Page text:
Dystopia heaven

August 20, 2020

Listen to “Dystopia Heaven” on Spreaker.

Our governor here in California has declared a state of emergency over the recent outbreak of 23 major wildfires. Homes have been destroyed; air quality has deteriorated. Yesterday, the temperature hit 102, and our local utility has warned of rolling blackouts. And, of course, the pandemic continues to surge on, with schools that have tried to open having to close again. End of Times fanatics are probably experiencing a rise in membership. Writers of dystopian novels are tearing up their manuscripts and just turning on the news. Miracle cures and Saviors are coming out of the woodwork.

One of the benefits of being the most adaptive species ever to inhabit the planet is that species-threatening crises are treated as just the latest challenge to face and overcome. We’re optimistic beings, resilient, inventive and resourceful. Tom Hanks in Cast Away. Scarlett O’Hara in Gone With the Wind. Zsu Zsu in It’s a Wonderful Life. Del Griffith in Planes, Trains…well, you get the idea.

Carol and I are currently watching The Handmaid’s Tale. Our Saturday matinee last weekend was the John Hurt version of George Orwell’s 1984. It’s tempting, but we’re resisting the trap to see reality imitating art toward any kind of Dystopian nightmare. Truthfully, it’s just Carol doing the resisting. She’s the optimist. I’m full-on seeing Thought Police, Guardians, Commanders and Big Brother around every corner. Between her glass-is-half-full and my glass-is-half-empty outlook, we have a glass that could use more ice. And a paper umbrella.

An American passport suddenly has no value. The rest of the world is waking up to the truth of two separate Americas that Americans have always known. (You can tell us apart from the masks we’re either wearing or not wearing.) And it’s now “Take Me Out Of The Ball Game.”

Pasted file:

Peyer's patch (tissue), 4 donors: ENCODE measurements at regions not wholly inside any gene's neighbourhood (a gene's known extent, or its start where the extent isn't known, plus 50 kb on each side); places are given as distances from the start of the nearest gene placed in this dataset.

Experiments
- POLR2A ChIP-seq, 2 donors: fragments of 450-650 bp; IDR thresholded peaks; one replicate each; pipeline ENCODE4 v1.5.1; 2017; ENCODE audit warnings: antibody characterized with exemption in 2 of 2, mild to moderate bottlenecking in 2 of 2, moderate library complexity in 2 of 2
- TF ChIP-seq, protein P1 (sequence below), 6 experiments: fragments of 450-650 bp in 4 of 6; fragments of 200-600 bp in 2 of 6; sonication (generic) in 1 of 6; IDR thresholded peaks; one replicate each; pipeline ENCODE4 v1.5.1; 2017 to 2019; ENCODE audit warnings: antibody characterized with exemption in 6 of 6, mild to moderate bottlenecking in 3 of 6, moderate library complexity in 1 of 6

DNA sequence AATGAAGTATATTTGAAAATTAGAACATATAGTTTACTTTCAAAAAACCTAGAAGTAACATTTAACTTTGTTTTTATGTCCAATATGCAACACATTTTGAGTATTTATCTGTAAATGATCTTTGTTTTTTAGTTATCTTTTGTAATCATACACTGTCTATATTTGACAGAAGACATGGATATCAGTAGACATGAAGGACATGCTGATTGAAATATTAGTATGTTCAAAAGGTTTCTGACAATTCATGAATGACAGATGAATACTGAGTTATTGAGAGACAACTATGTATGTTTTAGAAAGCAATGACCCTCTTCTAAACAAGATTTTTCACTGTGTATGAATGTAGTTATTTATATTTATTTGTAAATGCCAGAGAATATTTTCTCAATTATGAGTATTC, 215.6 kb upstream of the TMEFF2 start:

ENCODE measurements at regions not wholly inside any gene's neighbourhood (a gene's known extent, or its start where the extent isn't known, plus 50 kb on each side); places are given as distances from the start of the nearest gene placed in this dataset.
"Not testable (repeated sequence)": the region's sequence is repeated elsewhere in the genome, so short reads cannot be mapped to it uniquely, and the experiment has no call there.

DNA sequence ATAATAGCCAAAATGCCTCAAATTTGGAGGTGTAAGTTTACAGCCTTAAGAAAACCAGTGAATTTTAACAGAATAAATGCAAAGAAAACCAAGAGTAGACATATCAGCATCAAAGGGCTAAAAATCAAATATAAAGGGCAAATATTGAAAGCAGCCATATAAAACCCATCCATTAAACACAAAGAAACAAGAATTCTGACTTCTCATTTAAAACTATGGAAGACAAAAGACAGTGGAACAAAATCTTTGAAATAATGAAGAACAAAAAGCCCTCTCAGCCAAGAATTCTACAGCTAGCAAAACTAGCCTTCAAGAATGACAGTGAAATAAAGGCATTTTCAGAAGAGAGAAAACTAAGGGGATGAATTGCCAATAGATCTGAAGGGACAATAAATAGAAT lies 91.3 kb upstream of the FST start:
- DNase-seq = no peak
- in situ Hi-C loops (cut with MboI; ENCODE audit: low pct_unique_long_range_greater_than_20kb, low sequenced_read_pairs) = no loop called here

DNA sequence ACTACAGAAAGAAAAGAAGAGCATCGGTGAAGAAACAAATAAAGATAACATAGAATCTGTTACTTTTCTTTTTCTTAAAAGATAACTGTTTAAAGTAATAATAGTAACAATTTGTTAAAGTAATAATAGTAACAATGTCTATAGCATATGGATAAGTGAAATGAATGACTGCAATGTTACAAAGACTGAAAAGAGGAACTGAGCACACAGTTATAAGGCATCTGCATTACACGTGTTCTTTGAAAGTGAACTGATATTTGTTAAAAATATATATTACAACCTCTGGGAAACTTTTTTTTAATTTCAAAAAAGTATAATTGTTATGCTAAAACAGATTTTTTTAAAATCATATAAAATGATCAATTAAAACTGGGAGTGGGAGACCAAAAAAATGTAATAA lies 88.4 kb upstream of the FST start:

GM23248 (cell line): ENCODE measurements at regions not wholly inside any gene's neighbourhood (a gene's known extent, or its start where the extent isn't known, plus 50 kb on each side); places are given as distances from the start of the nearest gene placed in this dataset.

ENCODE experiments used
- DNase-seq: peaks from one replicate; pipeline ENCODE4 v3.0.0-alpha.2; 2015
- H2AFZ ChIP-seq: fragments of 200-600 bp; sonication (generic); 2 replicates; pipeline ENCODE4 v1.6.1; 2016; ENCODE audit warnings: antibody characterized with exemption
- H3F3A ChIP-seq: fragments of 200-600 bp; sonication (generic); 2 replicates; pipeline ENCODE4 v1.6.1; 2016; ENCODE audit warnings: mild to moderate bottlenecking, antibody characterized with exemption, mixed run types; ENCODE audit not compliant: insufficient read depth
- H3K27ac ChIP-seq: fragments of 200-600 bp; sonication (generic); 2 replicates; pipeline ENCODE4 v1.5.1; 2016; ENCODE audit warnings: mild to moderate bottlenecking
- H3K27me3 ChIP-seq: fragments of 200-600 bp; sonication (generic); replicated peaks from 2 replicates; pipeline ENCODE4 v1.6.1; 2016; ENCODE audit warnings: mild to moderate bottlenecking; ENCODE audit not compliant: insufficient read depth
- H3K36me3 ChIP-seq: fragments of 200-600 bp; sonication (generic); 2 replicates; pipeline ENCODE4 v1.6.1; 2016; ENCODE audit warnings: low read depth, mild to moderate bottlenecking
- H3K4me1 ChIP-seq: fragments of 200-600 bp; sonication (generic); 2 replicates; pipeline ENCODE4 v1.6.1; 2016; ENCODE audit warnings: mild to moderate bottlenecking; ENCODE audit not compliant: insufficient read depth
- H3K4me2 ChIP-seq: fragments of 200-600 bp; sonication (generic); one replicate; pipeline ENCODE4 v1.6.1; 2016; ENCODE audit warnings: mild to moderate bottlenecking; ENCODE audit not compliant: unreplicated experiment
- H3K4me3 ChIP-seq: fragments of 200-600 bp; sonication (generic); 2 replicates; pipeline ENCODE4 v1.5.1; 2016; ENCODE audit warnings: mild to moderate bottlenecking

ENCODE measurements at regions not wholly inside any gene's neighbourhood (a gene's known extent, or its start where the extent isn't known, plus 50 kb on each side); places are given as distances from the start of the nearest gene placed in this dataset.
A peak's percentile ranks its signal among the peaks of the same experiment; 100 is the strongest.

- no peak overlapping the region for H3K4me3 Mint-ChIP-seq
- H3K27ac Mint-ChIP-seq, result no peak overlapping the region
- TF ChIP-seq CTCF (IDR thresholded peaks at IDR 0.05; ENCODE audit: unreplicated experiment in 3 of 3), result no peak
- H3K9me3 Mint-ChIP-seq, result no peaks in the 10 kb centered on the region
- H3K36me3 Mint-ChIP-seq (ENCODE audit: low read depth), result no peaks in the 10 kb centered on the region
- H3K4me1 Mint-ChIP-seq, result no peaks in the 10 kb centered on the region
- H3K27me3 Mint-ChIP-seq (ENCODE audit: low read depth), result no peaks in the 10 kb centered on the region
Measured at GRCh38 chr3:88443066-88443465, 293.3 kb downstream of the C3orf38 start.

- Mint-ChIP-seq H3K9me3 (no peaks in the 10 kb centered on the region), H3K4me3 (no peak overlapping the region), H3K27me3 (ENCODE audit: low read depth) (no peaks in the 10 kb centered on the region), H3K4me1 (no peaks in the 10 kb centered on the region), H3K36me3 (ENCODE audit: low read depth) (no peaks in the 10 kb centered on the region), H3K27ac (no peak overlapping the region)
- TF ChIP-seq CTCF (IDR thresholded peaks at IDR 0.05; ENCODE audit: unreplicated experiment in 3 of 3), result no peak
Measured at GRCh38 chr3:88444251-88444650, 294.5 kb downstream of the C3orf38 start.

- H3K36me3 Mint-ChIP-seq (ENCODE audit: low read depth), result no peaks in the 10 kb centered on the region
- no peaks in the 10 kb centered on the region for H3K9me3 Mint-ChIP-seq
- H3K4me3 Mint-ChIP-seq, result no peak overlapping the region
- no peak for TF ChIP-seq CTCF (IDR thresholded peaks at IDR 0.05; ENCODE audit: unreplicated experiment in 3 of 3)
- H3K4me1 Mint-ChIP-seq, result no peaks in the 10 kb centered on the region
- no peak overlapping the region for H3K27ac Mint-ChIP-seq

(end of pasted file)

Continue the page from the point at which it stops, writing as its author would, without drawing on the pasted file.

“Between her glass-is-half-full and my glass-is-half-empty outlook, we have a glass that could use more ice. And a paper umbrella.”

There’s two ways of watching professional sports being played to empty stadiums (let’s set aside the cardboard cutouts and fake crowd noise that make it seem like we’re watching a video game). The optimist sees us as adapting to the realities of the pandemic, and finding a way to inject as much normalcy as possible into the new reality. The pessimist sees a dark world in which the planet’s population has been wiped out, leaving only professional athletes whose use of PEDs immunized them from the poison that killed off humanity. I’m calling it A League On Their Own.

It’s hard to imagine what the world will look like when all this inevitably passes, one way or the other. Human nature is very resilient, and that’s not necessarily a good thing. It would help if concepts like fragility, community and stewardship really took hold in our collective psyches. That’s something worth looking forward to, and we should hold that thought.

Putting dystopian novel writers out of business wouldn’t be a bad outcome either. The Handmaid’s Tale would become Ladies in Red Hit the Buffet. In 2084, Big Brother would be a cross between reality TV and a game show. And John Candy and Steve Martin would star in Curbsides, Deliveries and Instacarts.

Turns out, I’m an optimist after all.

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